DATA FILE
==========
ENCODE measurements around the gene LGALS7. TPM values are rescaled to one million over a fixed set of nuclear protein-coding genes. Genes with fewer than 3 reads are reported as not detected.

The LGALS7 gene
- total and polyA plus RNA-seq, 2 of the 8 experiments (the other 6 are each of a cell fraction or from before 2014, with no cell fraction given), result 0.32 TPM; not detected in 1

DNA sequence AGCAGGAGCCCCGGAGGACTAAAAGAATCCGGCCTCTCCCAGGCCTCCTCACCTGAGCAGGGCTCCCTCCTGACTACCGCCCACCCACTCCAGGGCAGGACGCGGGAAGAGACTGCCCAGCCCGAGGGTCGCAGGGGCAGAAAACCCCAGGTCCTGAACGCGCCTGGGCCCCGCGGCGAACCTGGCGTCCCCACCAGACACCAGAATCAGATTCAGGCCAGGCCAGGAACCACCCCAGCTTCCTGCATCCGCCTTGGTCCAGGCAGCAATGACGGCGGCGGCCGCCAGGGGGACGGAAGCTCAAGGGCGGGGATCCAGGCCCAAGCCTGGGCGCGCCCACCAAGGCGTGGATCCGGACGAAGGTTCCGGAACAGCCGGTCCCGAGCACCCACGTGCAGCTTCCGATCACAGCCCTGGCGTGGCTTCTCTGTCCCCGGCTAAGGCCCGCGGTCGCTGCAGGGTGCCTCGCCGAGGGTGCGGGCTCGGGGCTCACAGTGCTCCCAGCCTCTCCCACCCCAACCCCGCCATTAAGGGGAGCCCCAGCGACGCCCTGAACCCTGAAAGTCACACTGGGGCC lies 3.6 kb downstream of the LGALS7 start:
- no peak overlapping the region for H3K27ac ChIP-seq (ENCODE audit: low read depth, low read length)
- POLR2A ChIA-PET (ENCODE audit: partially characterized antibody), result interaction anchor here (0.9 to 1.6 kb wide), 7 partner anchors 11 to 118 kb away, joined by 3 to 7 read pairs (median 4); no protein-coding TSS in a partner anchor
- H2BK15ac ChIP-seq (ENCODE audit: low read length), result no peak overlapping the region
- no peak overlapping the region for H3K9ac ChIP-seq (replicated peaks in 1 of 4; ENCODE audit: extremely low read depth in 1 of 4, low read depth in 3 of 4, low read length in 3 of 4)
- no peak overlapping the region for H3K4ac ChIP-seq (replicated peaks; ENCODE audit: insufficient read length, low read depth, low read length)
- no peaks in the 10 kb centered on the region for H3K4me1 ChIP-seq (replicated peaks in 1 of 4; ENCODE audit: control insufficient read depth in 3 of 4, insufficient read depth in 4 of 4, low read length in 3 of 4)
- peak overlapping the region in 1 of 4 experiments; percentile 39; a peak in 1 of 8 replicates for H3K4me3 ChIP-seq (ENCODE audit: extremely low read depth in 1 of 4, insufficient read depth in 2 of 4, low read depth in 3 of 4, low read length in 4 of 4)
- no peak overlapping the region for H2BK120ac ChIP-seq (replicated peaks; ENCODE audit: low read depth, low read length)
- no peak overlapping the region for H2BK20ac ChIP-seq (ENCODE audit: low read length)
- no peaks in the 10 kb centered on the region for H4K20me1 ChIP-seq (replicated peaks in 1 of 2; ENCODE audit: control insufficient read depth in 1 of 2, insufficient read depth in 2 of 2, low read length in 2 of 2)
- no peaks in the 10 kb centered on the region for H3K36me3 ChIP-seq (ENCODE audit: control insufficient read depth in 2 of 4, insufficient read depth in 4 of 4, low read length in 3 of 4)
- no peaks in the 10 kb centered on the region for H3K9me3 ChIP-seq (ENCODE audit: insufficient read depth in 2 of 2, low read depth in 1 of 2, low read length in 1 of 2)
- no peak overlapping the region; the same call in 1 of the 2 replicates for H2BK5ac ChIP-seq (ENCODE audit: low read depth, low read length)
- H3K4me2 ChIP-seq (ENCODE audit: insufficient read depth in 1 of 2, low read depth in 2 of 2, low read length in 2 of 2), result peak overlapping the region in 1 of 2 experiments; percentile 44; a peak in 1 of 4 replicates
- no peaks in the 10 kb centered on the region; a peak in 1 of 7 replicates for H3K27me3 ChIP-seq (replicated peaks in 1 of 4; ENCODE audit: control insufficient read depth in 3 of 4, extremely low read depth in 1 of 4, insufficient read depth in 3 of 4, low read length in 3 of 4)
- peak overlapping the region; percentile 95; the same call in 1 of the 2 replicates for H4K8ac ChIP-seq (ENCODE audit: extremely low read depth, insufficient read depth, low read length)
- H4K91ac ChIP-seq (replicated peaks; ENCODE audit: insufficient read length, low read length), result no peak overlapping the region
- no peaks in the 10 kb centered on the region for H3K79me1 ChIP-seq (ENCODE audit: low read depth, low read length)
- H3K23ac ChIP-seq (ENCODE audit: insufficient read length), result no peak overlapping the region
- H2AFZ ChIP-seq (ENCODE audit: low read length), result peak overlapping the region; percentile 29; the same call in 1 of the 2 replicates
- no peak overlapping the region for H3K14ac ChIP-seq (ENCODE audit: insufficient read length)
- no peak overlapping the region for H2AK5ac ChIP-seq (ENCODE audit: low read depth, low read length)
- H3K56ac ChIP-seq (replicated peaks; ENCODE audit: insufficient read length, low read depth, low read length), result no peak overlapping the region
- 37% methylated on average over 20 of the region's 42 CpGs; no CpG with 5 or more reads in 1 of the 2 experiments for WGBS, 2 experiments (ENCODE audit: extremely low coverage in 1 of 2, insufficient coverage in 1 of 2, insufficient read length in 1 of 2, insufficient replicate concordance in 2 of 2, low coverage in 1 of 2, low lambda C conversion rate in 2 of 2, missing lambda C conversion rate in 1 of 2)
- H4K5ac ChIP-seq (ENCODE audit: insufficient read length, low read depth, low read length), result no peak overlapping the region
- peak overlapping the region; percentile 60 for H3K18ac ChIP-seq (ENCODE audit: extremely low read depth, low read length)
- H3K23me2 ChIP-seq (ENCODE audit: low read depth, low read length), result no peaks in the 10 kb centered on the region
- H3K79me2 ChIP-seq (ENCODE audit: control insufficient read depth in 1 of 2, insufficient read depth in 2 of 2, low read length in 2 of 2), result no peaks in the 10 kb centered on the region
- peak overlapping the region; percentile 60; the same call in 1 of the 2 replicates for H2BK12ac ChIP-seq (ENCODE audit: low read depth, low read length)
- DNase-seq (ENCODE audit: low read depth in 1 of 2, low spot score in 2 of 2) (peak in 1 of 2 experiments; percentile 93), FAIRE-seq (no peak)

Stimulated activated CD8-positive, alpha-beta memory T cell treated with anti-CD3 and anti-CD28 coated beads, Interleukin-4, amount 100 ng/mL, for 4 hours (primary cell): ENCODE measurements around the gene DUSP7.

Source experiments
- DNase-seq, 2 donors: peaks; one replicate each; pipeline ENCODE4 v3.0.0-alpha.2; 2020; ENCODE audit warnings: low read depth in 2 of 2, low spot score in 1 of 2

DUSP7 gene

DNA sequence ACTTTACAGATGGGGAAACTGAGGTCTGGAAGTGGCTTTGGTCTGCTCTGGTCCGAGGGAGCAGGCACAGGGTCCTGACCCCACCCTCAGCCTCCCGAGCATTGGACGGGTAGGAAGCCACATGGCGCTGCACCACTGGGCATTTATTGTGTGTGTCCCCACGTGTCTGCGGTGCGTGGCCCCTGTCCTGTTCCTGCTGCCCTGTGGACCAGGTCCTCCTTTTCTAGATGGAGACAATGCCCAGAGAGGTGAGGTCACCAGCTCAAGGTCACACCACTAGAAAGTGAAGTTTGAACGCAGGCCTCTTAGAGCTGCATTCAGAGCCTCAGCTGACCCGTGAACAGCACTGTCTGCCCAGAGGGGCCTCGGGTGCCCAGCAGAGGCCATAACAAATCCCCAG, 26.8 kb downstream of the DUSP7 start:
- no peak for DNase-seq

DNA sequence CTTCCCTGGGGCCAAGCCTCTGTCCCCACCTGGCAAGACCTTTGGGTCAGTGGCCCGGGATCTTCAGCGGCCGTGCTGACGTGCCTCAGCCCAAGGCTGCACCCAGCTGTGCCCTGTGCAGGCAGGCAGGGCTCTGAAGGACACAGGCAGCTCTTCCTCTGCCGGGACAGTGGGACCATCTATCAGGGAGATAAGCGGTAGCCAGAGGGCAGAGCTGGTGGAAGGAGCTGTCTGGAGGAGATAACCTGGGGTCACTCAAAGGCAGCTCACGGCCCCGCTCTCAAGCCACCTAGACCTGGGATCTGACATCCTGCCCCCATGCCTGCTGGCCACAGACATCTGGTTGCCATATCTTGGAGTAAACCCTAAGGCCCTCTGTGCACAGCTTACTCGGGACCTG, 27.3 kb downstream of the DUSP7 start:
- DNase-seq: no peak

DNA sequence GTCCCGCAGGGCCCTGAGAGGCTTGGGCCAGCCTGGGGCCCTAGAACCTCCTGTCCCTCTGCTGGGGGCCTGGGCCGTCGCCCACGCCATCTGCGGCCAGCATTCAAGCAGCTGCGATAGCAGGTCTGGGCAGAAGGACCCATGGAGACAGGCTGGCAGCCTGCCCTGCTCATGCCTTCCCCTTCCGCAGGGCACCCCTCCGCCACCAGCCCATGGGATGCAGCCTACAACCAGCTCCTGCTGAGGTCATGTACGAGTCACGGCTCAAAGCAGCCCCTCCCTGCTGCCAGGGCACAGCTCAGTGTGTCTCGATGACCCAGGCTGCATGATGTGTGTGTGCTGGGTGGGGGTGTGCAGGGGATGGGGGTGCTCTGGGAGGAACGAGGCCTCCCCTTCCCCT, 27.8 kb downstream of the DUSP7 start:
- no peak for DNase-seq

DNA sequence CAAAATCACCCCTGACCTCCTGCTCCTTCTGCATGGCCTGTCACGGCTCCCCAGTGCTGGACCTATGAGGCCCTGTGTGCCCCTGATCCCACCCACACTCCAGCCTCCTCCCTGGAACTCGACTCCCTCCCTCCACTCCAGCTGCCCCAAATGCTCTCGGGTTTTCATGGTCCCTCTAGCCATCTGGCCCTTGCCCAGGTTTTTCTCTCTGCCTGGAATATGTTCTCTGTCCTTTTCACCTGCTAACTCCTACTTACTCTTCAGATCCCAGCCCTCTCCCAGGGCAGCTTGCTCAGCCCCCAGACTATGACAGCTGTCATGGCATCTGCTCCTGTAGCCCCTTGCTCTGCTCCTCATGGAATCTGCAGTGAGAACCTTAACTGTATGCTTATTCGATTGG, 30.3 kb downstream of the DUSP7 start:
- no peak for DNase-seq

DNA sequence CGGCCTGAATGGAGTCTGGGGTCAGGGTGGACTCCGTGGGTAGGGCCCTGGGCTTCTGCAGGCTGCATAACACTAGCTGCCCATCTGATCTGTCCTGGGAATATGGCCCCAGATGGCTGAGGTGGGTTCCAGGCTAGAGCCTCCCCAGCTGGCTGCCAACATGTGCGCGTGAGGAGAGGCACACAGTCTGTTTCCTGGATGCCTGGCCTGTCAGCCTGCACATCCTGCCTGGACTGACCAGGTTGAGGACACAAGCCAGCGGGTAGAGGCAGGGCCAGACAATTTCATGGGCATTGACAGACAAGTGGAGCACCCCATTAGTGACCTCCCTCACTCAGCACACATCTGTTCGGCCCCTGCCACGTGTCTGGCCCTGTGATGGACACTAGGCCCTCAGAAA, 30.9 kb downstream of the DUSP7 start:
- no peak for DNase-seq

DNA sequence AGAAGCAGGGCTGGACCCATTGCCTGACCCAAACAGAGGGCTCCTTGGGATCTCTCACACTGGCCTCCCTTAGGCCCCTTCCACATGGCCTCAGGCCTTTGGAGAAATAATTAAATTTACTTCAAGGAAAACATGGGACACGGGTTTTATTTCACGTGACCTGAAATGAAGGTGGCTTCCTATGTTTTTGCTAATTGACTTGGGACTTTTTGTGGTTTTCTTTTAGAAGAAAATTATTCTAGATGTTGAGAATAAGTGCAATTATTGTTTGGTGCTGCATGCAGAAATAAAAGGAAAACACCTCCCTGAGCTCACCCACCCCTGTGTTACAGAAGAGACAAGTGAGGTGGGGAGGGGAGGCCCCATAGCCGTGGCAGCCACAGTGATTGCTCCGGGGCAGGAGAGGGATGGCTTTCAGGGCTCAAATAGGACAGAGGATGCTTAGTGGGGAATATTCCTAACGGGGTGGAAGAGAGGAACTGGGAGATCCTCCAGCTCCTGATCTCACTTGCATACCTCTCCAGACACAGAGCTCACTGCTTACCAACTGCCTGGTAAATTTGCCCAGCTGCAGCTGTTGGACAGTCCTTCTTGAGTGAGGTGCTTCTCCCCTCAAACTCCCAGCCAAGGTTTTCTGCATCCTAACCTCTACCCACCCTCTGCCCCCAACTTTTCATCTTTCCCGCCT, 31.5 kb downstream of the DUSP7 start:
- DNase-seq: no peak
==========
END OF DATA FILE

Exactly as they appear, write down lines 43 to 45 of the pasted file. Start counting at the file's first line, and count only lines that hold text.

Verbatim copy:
DNA sequence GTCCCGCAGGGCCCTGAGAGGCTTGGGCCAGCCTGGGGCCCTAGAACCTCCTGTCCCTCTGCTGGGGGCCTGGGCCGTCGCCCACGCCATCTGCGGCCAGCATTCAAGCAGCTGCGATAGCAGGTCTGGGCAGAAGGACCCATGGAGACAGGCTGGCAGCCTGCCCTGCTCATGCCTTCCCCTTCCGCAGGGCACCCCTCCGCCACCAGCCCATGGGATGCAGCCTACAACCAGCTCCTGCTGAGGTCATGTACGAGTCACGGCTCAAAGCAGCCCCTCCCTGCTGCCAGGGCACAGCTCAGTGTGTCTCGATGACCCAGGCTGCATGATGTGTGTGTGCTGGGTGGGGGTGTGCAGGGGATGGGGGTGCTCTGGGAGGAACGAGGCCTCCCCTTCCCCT, 27.8 kb downstream of the DUSP7 start:
- no peak for DNase-seq

DNA sequence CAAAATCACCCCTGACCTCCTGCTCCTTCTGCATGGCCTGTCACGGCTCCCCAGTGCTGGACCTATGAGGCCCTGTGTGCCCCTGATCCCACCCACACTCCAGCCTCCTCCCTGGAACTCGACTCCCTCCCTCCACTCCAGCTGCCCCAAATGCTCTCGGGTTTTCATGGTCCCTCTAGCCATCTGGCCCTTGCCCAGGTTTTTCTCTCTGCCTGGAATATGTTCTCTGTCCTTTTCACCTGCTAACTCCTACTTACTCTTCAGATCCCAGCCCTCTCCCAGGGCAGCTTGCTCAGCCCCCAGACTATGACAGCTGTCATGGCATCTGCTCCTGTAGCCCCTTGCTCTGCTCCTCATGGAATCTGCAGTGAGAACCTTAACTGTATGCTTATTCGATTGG, 30.3 kb downstream of the DUSP7 start: